My younger sister has been called up for potential jury duty. She is most unimpressed about this as she is self employed and her time is precious.
My older sister is beside herself. She fears that her baby sister is going to be chosen for a case involving a crazed psychopathic killer. And she just knows that the killer’s equally psychopathic relatives will be in the court room and, once the said killer is found rightfully guilty, these relatives will stalk her baby sister with intent.
My advice to my younger sister was practical. Once chosen, she has two options to become unchosen. Firstly, she can call out to the said defendant, “Don’t worry cousin I will see to it that you get off this time.” Or, secondly, she can wait until the court room is settled and about to start proceedings and then nudge her neighbouring juror and nod towards the defendant and say in a stage whisper for all to hear, “That face has guilt written all over it.”
I sense that my sister is not going to take my advice because she simply laughed at me when she should have gasped and said, “Yes, yes. That is what I’ll do.”
Our recent conversation brought back memories of a similar situation which involved one of my favourite ex-work colleagues.
I will call him Stuart. I will use this alias not because I want to keep his identity confidential but because it was twenty years ago and I simply don’t remember his name.
Stuart and I worked for a large communication company. Mind you, “worked” is a very poor description for what I did.
I would turn up each day and I’d make two phone calls to follow up the two outstanding contracts in my very slim folder and then I would tidy my desk and then I would look at the silent phone and then I would tidy my desk again and then I would look, hopefully, towards the direction where the morning tea trolley would emerge.
This is well before the days of desktop computers which provide the idle worker with the opportunity for furtive Internet surfing and hours of Alzheimer-avoiding card games.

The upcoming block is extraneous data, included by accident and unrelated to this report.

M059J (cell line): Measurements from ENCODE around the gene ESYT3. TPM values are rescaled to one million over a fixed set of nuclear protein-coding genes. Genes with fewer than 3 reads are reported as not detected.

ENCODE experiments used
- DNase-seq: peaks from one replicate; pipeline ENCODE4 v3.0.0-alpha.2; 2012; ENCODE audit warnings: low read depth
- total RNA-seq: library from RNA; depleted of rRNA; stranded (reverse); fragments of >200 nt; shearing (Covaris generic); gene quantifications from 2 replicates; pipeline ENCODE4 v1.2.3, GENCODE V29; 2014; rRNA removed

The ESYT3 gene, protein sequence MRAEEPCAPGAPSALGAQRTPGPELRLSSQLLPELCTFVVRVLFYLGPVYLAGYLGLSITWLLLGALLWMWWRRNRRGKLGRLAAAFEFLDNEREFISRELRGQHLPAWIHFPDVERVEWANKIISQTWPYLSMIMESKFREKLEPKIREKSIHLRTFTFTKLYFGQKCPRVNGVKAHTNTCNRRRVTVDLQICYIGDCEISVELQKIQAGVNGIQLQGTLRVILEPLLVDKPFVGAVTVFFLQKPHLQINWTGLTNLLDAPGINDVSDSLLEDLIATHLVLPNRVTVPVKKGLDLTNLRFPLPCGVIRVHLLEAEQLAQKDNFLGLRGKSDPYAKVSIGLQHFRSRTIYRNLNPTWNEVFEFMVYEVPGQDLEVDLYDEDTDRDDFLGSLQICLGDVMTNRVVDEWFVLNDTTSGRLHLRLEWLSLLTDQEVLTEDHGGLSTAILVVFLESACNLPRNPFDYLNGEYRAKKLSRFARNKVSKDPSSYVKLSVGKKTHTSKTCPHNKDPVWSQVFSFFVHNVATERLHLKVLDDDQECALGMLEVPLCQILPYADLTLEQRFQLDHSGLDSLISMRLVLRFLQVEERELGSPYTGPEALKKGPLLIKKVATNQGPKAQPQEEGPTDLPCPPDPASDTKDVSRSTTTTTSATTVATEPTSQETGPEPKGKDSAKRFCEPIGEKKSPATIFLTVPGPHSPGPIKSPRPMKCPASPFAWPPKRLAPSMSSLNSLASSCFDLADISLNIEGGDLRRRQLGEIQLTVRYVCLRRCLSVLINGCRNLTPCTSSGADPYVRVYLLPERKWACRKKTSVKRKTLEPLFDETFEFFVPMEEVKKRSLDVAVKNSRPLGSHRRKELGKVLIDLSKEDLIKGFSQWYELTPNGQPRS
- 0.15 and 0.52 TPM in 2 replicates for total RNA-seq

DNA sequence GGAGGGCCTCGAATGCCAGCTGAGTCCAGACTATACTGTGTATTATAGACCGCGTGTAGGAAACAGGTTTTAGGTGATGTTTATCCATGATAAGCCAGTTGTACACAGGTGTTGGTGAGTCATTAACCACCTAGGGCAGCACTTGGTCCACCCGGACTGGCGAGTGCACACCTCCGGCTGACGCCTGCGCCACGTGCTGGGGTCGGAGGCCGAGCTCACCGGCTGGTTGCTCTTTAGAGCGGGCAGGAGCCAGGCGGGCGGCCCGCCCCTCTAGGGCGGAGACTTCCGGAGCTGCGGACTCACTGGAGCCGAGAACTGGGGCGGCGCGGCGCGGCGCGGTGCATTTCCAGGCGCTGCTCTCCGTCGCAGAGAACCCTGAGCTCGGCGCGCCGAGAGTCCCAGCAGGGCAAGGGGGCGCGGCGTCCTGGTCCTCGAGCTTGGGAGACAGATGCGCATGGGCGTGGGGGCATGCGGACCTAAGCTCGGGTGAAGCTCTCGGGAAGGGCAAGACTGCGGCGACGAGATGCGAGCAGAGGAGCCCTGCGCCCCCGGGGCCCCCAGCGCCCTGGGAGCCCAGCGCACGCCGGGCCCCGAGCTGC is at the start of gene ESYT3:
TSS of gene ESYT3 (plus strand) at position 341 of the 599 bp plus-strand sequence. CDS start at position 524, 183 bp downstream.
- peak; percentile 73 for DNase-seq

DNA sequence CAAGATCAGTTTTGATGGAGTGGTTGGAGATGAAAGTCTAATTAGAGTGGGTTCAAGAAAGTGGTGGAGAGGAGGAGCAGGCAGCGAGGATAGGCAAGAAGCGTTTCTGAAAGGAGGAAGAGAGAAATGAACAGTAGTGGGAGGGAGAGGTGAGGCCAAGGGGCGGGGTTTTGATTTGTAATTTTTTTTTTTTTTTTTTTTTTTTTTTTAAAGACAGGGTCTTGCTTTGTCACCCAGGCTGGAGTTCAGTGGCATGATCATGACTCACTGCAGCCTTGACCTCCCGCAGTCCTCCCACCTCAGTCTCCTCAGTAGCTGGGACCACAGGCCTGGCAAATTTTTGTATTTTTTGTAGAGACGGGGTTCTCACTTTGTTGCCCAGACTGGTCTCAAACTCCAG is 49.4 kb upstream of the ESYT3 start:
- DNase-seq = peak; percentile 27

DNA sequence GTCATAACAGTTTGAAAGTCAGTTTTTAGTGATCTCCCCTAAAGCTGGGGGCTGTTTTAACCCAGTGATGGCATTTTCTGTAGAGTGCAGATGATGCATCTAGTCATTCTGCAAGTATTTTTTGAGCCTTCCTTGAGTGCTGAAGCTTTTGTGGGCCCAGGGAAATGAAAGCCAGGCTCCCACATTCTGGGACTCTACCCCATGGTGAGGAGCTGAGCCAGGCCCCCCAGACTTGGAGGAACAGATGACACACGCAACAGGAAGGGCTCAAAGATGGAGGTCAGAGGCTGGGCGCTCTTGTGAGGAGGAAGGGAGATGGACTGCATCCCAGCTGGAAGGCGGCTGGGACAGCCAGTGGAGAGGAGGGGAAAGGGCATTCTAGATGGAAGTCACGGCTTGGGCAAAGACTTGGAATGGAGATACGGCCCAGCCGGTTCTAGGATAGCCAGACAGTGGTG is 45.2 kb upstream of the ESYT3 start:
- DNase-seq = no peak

Stuart, who sat at the desk behind me, had a phone which rang constantly. Stuart arranged the tenders for the sale of excess goods and, even before Ebay arrived, everyone loves the challenge of competitive bargaining.
I loved Stuart. He was most amusing in an eccentric way. And, because I loved him, I willingly helped him with his job (which he hated) and well, let’s acknowledge history, I wasn’t doing anything anyway.
Stuart was attractive in that “a little bit too religious and clean-cut, young Donny Osmond” way in the era of Punks and their mortal enemies the “John Travolta lookalike” disco dancing dudes.
Stuart would spend many hours away from his desk (for reasons I know not why) and, being his friend who also had nothing else to do, I would diligently answer his phone calls and, grateful for the opportunity to wile away the time, I would carefully write out messages for him.
Stuart would finally return from his unexplained adventures about the building and I would proudly hand over the bundle of messages. Stuart would eye them with contempt and toss them in the bin.
Eventually I saw the light and I would respond, “No. I won’t take a message because when I give messages to him he just throws them in the bin.”
Mostly the callers laughed.
Stuart’s aim in life was to leave the company and to live happily on his father’s (yet to be acquired) wealth.
One day he speculated on potential ways to bring about the early demise of his father. I listened dutifully but I wasn’t overly concerned because it was a slow day at the office and I sensed he was just being creative in a scary and “I wish he wasn’t telling me about this” way.
One morning he told me, excitedly, that he had been called up for potential jury duty. I was glad to hear that he had a new and immediate aim in life which was unrelated to acquiring his father’s wealth.
He really wanted to be on a jury because it meant he wouldn’t be answering phone calls and he felt it could be extremely interesting if he came across a murder case.
The first morning that he was rejected at the court, he turned up to work most upset.
The next morning he was rejected, he came to work most dejected but with a plan.
“I’ll get a haircut.” he enthused to me.
The third day he was rejected, he came to work somewhat angry but, again, with a plan.
“I’ll wear a suit!”
On the fourth day I had to sympathise with a most distraught colleague.
He never did get selected for jury duty.
Looking back I now wonder if, on a slow morning waiting for selection, he had been overheard discussing plans with a fellow potential juror about how he could send his beloved Dad to an early entry to Heaven and leave the communications company.
So I am thinking that I may revise my advice to my sister.
“Hey sis, get a haircut, wear a suit and tell someone about your plans to off your wealthy father.”